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It matters a lot how good is the food you eat, and how efficient is your digestion. But it still isn't enough to guarantee health. It is the smallest piece of the puzzle - your cellular metabolism - that ultimately determines how good you feel, and how long you live. As your cells assimilate small molecules of proteins, fats and carbohydrates broken down by digestion - i.e. amino acids, fatty acids and monosaccharides - the question of whether they will be able to use them efficiently for their - and yours - wellbeing is still unanswered.
And the answer depends on the final outcome of the incredibly complex chemical interaction of billions of molecules inside each of your cells. The importance of this process is summed up in its two-word description: cellular respiration. It is literally what is keeping your cells, and your body, alive.
The entire process of cellular respiration can be summarized in a single sentence. Assimilated monomers (amino and fatty acids, monosaccharides) are used either for synthesis of needed molecules (anabolism), or further degraded to free the energy needed for the synthesis (catabolism).
Of course, there's much more to it. The big picture shows all catabolized monomers - fatty and amino acids, as well as simple sugars - going through a 3-step process:
1 } conversion to a simple compound called acetyl CoA, generating some adenosine triphosphate (ATP, cellular energy unit), some high-energy electron carriers (NADH, FADH2), some hydrogen ions (i.e. protons, H+) and carbon dioxide (CO2) in the process
2 } oxidation of acetyl CoA through a cyclic series of reactions in the mitochondrial matrix, called Krebs cycle (also citric acid cycle, or tricarboxylic acid cycle, TCA), which creates more high-energy electron carriers (NADH, FADH2 and GTP - guanosine triphosphate, another electron donor produced by Krebs cycle), hydrogen ions and carbon dioxide, and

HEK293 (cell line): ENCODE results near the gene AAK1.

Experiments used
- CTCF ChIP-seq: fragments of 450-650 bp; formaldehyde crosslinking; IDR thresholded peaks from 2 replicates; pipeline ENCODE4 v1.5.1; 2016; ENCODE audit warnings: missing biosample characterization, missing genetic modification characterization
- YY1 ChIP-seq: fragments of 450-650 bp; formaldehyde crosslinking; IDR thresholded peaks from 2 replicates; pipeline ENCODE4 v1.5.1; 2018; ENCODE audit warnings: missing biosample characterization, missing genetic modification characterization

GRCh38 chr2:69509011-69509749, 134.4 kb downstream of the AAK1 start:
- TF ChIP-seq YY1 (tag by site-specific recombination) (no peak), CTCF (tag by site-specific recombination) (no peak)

3 } channeling high-energy electrons from NADH, FADH2 and GTP through a series of reactions called electron-transport chain, or oxidative phosphorylation, to create proton flow through the inner mitochondrial membrane, used to generate major influx of ATP units by ATP synthase enzyme, with oxygen enabling continuation of this process by removing (i.e. accepting) end-point electrons and then combining with protons to form water (H2O)
Diagram below is the very basic illustration of cellular metabolism; that is, how cells use digested food molecules assimilated from the bloodstream in catabolic (energy-producing break-up of complex molecules) and anabolic (energy-requiring molecular synthesis) phase of their metabolism. The major metabolic pathways are summarized in the table preceding it.
*(fatty acid synthesis is initiated at sufficiently high levels of mitochondrial acetyl CoA, produced mainly from the monomers created by digestion of dietary carbohydrates and fats; excess fatty acids synthesized are bundled into triglycerides - i.e. triacylglycrol - and stored into fat tissue)
There are many other metabolic pathways, both catabolic and anabolic. Very few, if any, comprise only a single type of reactions (i.e. either breaking down, or synthesis). It is the overall effect that determines the nature of the pathway. For the cell, both catabolism and anabolism are pretty much a part of one same purpose - staying alive.